Future-Proofing Biological Nomenclature


TO MOST BIOLOGISTS, it seems inconceivable that the simple act of naming a biological entity has any more significance than identifying a personal achievement or staking a claim to a territory of research interest, akin to carving one’s initials into the tree of life. However, this simple act has potentially far-reaching and long-lived consequences. Names, especially those ascribed to organisms, serve as a primary entry point into the scientific, medical, and technical literature and figure prominently in countless laws and regulations governing various aspects of commerce, public safety and public health. These names also serve as a primary entry point into many of the central databases that the scientific community and the general public now rely upon. Even well-formed and properly applied names can serve as a source of confusion and considerable frustration. This is hardly a new problem. In the mid 18th century, Carl von Linné proposed the use of latinized binomial names and a hierarchical classification scheme as an alternative to trivial and colloquial names, which were a constant source of confusion among his contemporaries (Linné, 1735). The Linnaean system of nomenclature was widely accepted and has subsequently been codified into four separate legalistic frameworks (the codes of botanical [Greuter, 2000], zoological [Ride, 1985], prokaryotic [Sneath, 1992], and viral nomenclature [Buchen-Osmond, 2002]), describing the rules for forming and ascribing names to species and higher taxa, circumscription and emendation, priority and citation, synonymy and more recently homonymy, correction of orthographic errors and adjudication of disputes in nomenclature. Chief among the stated objectives of these codes is stability and order in the nomenclature of the taxa covered by each. Achieving this goal, however, remains elusive. There are a variety of reasons. Relatively few contemporary biologists are actively engaged in systematic studies and have reason to formally propose names for new biological entities. Rather, they are end-users of the classifications and nomenclature produced by a small group of specialists. Most biologists fail to recognize that taxonomic proposals are expert opinions, arising from comparative studies of small numbers of species that may or may not be representative of larger natural groups and that the opinions rendered by these experts are subject to acceptance or rejection by the larger community of biologists. They also fail to recognize that the Codes of Nomenclature do not govern the process of biological classification or identification, only the formation and assignment of names to proposed taxa. Legitimate and valid names may be ascribed to poorly formed taxa and illegitimate and invalid names may be assigned to well formed taxa. The name ascribed to a given group is fixed in both time and scope and may or may not be revised when new information is available. When taxonomic revisions do occur, resulting in the division or joining of previously described taxa, authors frequently fail to address synonymies or formally emend the descriptions of higher taxa that are affected. Whereas the different codes of nomenclature guarantee persistence of a formal name, the serial, cumulative nature of effective and valid publication allows the name to obsolesce in relation to the taxon it originally denoted. In contrast, it is the taxon itself that persists, and the granularity with which it is defined increases over time. The formal name provides an archival record of taxonomic definition only for a single point in time—the date of publication. A robust and persistent taxonomy requires taxonomic definition to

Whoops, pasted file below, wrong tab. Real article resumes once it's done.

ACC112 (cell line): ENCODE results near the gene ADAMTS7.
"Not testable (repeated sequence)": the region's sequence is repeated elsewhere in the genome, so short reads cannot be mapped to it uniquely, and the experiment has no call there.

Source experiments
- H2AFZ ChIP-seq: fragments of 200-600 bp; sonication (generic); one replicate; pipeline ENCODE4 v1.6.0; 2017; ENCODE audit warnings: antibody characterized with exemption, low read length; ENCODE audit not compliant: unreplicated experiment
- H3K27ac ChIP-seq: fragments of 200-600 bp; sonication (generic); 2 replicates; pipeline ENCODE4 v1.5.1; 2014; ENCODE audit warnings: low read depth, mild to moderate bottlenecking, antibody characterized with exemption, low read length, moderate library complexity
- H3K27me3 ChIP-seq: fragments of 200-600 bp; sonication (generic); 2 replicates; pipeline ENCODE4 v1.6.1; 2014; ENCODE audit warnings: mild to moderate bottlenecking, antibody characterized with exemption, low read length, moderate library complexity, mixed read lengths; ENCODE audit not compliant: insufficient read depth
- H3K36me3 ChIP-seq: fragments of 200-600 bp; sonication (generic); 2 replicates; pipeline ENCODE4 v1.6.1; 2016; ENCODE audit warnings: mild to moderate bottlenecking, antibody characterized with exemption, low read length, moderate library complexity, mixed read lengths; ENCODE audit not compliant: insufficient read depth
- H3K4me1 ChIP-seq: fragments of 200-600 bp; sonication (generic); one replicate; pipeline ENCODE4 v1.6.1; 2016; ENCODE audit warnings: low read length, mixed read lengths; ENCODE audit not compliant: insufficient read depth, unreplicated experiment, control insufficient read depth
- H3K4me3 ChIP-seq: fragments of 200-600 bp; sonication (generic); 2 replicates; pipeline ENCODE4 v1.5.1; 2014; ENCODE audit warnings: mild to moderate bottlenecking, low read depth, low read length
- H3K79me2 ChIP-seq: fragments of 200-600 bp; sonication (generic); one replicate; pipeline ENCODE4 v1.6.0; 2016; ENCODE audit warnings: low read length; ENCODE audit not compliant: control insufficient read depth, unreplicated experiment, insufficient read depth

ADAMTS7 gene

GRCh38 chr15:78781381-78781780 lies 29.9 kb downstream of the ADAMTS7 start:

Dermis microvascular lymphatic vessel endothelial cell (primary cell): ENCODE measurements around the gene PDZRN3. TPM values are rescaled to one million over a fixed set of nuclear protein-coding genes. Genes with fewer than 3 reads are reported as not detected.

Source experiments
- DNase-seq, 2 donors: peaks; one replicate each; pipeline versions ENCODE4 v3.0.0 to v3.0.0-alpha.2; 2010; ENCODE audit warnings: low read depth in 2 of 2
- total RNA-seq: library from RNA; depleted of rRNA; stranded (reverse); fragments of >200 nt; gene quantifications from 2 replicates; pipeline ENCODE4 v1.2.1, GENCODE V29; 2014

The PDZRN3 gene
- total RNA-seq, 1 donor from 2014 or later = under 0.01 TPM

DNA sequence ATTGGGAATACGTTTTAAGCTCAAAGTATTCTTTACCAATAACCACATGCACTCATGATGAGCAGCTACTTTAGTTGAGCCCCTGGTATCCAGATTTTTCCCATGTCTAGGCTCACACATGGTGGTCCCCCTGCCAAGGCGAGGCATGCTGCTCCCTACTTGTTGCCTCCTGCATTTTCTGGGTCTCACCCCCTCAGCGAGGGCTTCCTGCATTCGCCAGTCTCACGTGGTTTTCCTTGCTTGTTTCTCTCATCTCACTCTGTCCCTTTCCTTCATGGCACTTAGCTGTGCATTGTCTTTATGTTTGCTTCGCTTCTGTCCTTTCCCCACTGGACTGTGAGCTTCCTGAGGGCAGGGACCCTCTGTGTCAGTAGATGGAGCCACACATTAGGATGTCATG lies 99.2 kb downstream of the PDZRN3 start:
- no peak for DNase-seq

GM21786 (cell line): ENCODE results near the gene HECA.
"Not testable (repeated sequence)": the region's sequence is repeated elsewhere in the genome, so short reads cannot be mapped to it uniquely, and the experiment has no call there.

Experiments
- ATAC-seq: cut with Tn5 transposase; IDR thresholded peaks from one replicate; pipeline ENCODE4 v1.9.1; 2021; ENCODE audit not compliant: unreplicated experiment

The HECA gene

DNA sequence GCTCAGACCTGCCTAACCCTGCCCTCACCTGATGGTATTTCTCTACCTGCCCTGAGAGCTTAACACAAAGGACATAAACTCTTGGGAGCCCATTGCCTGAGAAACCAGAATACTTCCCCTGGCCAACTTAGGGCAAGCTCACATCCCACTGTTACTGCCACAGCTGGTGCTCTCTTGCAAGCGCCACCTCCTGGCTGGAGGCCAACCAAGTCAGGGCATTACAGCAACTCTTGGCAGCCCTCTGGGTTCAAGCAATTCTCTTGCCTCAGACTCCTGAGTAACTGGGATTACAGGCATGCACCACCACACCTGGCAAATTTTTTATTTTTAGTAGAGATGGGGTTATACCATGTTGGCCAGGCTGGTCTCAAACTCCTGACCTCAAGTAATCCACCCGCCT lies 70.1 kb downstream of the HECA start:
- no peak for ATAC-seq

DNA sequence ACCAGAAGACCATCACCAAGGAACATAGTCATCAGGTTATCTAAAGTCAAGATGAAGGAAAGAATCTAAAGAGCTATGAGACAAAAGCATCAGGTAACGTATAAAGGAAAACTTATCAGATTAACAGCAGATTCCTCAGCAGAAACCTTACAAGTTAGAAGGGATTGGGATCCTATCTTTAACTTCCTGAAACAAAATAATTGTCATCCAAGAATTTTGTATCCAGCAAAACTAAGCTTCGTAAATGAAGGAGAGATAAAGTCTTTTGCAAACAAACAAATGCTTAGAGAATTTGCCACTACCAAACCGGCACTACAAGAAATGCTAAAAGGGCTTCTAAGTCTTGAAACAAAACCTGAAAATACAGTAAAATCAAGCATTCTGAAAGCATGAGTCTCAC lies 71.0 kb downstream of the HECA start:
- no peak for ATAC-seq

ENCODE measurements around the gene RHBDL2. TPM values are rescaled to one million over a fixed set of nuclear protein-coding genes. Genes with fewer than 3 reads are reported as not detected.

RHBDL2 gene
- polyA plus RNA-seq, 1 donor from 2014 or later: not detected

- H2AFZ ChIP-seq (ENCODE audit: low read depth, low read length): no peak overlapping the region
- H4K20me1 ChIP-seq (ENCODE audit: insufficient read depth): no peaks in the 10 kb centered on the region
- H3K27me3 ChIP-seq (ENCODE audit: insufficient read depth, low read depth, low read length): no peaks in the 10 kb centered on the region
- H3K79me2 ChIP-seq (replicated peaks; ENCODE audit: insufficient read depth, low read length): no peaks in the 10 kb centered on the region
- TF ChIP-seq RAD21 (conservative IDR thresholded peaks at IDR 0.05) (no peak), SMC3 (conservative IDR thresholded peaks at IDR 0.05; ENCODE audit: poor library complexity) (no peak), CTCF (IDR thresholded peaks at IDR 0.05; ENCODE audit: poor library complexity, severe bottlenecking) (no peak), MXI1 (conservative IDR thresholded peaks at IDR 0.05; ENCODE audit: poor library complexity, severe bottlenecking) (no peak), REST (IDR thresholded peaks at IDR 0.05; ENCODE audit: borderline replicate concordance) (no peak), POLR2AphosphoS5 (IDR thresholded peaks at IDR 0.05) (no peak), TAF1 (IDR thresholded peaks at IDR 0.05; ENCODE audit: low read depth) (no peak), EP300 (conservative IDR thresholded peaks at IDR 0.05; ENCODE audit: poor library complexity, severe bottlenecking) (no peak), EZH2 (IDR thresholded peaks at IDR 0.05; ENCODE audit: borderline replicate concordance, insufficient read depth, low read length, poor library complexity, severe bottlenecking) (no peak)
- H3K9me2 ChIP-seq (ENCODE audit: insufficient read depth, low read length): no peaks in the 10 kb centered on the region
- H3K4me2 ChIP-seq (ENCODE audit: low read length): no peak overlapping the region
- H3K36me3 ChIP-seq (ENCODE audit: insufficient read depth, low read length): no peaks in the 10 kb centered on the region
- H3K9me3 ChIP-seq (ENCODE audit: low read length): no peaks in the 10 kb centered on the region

DOI: 10.1089/153623103322006562

Cite this paper

@article{Garrity2003FutureProofingBN, title={Future-Proofing Biological Nomenclature}, author={George M. Garrity and Catherine Lyons}, journal={Omics : a journal of integrative biology}, year={2003}, volume={7 1}, pages={31-3} }